Dozens of people were injured when an Air Canada flight to Australia encountered unexpected turbulence, forcing the plane to land in Hawaii on Thursday.

The flight from Vancouver to Sydney encountered "un-forecasted and sudden turbulence," about two hours past Hawaii when the plane diverted to Honolulu, Air Canada spokeswoman Angela Mah said in a statement.

"Current information indicates there are approximately 35 people who appear to have sustained minor injuries," Mah said.

Emergency responders met the plane at the gate. Honolulu Emergency Services Department spokeswoman wasn't able to immediately provide details about what kinds of injuries were involved.

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Passengers told news reporters the turbulence tossed people into the air, some hitting the ceiling.

Turbulence: The flight from Vancouver to Sydney diverted to Honolulu at around 6:45 am. Photo / Flight Radar 24
Turbulence: The flight from Vancouver to Sydney diverted to Honolulu at around 6:45 am. Photo / Flight Radar 24

"We hit turbulence and we all hit the roof and everything fell down, and stuff ... people went flying," passenger Jess Smith told CBC News.

"I watched a whole bunch of people hit the ceiling of the plane," said another passenger Alex MacDonald. "A couple of the air hostesses were bringing food out at the time, and they hit the roof as well. But as a whole people seem to be OK; didn't seem to be any major injuries."

Passenger Luke Wheeldon told Honolulu news station KTIV about half the passengers weren't wearing seatbelts. "There was no warning and then half of them, their head hit the roof all at once," he said. "And I went, 'Oh, this is a bad day.'"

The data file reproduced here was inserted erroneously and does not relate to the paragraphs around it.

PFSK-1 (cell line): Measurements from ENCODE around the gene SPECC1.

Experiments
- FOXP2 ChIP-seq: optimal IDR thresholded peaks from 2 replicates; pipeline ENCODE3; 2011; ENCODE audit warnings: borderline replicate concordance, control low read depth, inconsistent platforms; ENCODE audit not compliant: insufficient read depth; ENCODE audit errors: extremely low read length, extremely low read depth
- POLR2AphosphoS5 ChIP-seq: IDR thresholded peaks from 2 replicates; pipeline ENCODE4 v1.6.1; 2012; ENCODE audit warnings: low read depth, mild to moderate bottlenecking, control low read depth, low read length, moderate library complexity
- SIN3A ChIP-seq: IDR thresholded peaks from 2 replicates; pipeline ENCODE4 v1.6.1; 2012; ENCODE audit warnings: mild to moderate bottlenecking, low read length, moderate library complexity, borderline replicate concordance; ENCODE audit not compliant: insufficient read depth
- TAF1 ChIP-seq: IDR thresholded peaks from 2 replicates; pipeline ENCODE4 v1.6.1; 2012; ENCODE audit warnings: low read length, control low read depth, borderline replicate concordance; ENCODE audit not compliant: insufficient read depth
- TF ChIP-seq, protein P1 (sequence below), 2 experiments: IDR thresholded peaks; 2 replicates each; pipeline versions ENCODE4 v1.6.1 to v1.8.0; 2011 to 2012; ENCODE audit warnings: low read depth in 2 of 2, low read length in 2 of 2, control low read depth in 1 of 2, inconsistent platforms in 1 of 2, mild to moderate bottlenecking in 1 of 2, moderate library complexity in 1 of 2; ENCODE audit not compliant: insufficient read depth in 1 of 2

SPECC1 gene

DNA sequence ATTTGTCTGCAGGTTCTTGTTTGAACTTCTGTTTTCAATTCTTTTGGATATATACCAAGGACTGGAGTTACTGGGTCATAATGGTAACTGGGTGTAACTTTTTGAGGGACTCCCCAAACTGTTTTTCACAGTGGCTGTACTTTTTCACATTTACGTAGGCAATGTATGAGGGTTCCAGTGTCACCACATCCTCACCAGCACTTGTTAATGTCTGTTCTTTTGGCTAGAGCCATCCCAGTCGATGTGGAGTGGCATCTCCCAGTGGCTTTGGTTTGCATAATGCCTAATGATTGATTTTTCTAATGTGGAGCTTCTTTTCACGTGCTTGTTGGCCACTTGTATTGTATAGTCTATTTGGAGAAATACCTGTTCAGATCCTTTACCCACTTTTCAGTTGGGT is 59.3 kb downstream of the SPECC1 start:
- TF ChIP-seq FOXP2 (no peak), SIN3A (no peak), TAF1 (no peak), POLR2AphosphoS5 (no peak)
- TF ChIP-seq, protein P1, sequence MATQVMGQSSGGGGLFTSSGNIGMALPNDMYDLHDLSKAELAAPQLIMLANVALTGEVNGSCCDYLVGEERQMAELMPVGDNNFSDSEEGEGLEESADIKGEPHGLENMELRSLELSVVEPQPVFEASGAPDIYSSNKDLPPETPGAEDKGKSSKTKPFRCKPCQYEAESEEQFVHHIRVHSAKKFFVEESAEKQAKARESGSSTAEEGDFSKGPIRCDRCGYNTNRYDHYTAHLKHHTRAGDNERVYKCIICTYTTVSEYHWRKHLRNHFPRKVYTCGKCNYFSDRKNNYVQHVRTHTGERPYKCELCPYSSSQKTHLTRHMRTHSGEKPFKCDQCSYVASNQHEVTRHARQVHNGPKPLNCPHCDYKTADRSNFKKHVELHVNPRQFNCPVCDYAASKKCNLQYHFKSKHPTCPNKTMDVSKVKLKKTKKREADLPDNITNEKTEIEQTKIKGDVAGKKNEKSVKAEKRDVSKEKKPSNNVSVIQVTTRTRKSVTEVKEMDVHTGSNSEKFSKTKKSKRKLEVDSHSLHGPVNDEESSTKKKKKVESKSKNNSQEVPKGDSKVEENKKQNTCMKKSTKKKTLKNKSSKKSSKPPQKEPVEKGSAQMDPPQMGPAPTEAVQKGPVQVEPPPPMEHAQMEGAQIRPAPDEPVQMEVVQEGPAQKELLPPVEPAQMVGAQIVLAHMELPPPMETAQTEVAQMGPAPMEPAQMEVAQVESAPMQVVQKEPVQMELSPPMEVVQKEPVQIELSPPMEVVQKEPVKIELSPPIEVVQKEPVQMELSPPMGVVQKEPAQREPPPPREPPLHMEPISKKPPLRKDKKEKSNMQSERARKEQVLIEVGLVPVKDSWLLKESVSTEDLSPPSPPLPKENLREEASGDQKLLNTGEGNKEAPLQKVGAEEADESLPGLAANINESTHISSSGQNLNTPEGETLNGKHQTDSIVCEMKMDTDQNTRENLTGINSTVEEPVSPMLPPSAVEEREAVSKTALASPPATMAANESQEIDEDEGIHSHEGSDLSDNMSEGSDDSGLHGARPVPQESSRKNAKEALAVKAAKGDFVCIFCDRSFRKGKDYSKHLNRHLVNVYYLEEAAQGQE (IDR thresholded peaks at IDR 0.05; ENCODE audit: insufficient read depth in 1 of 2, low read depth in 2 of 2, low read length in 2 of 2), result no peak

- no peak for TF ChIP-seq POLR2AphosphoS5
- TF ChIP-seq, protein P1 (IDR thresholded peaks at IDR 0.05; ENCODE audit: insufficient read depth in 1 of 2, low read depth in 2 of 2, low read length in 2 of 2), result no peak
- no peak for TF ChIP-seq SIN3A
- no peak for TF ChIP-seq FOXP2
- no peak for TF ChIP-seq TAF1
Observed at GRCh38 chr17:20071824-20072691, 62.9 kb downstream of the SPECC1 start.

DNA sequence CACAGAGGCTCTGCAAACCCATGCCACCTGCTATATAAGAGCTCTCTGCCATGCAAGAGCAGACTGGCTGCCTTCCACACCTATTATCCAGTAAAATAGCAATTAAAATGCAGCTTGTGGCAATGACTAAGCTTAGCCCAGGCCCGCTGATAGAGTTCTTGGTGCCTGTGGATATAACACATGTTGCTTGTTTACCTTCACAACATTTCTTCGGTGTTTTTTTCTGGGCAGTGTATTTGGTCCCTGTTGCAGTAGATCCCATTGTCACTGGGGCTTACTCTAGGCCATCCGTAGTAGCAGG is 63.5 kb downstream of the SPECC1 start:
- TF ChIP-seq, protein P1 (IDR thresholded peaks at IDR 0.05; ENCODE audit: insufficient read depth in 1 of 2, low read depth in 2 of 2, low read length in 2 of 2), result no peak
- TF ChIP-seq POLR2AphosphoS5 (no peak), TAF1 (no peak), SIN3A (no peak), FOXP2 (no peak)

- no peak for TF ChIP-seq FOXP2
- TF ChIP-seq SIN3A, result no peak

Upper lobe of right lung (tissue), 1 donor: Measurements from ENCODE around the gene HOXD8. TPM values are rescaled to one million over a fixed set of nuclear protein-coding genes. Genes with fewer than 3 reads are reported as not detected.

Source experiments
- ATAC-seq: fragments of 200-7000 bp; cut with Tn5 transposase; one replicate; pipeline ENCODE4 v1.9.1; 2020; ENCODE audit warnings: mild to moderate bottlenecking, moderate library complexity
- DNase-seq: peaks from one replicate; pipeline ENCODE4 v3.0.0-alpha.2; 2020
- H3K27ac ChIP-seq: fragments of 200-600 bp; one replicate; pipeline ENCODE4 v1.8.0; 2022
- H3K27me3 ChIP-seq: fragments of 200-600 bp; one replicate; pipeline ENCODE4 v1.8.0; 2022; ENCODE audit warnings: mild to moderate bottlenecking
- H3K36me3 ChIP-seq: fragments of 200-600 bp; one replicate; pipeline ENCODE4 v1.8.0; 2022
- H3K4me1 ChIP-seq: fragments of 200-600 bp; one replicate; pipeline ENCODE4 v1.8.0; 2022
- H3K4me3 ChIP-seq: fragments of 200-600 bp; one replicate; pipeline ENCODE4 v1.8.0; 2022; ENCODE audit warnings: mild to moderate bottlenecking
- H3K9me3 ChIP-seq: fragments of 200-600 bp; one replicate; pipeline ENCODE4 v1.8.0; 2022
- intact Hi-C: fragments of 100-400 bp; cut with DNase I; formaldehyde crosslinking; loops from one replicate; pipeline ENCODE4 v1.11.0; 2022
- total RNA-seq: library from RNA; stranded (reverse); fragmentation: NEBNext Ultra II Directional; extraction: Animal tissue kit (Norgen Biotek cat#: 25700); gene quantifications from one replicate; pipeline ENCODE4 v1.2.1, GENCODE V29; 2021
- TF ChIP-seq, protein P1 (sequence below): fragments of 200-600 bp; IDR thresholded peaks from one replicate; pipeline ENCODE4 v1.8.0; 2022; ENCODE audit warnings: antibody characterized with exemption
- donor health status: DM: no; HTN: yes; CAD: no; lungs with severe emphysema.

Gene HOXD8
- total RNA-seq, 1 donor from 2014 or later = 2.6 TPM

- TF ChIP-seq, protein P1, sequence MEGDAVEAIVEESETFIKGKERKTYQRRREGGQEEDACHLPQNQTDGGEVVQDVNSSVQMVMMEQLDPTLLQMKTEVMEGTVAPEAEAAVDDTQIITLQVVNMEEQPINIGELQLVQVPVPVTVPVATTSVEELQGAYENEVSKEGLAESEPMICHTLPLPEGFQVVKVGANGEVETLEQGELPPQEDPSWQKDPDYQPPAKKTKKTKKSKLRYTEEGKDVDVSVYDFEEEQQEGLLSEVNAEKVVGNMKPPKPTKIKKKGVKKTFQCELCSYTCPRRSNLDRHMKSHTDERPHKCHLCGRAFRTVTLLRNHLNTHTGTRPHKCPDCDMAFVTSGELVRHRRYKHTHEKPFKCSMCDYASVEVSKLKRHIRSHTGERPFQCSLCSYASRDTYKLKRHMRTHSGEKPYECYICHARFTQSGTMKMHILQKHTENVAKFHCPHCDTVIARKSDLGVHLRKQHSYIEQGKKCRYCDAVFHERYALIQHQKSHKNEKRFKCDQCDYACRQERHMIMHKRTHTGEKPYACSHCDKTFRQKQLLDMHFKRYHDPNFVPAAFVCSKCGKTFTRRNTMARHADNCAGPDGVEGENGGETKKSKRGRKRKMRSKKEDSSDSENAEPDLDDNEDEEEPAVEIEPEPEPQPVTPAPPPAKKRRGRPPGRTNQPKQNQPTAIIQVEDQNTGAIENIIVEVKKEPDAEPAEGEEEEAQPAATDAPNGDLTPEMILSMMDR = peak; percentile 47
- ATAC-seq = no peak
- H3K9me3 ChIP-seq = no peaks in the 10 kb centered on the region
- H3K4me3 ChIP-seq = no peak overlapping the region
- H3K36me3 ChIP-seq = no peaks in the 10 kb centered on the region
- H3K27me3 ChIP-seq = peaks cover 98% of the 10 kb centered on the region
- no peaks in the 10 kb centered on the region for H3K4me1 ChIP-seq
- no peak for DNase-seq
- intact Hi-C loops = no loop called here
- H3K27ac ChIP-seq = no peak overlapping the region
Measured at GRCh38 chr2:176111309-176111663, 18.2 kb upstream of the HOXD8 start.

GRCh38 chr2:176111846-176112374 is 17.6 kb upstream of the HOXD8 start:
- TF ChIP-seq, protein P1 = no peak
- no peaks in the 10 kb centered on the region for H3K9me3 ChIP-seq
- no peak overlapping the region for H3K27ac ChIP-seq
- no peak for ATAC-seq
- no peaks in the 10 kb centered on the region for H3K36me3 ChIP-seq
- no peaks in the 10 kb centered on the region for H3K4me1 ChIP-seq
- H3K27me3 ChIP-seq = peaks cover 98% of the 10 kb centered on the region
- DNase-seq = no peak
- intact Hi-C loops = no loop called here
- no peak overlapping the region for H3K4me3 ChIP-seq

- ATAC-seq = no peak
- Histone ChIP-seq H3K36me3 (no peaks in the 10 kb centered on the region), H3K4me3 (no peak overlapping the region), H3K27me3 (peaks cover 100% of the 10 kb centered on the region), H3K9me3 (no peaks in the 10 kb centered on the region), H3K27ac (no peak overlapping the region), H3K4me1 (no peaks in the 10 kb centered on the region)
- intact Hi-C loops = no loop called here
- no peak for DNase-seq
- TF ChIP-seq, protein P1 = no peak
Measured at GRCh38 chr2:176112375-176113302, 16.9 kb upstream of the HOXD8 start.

The turbulence happened at 36,000 feet (10,973 meters) about 600 miles (966 kilometers) southwest of Honolulu, said US Federal Aviation Administration spokesman Ian Gregor.

Gregor says crew members asked for medical personnel to meet the plane at the gate.

The Boeing 777-200 was carrying 269 passengers and 15 crew members, according to Air Canada spokesman Peter Fitzpatrick.

Air Canada was arranging hotel accommodations and meals in Honolulu and options for resuming the flight, Mah said.

In 2017 a study by Universities of East Anglia and Reading, suggested that instances of extreme turbulence might be on the rise due to increased atmospheric CO2.

The study predicted turbulence in the skies above Australia will increase by 50 per cent by 2050-2080.

Should flyers be afraid of increasingly rough flights? "Probably not," says Herald Travel columnist Eleanor Barker, who recently answered readers' questions on turbulence.

"There have only been six reported fatalities because of turbulence since 1980. All were caused by people not being buckled into their seats when the plane hit dangerous weather conditions."

With additional reporting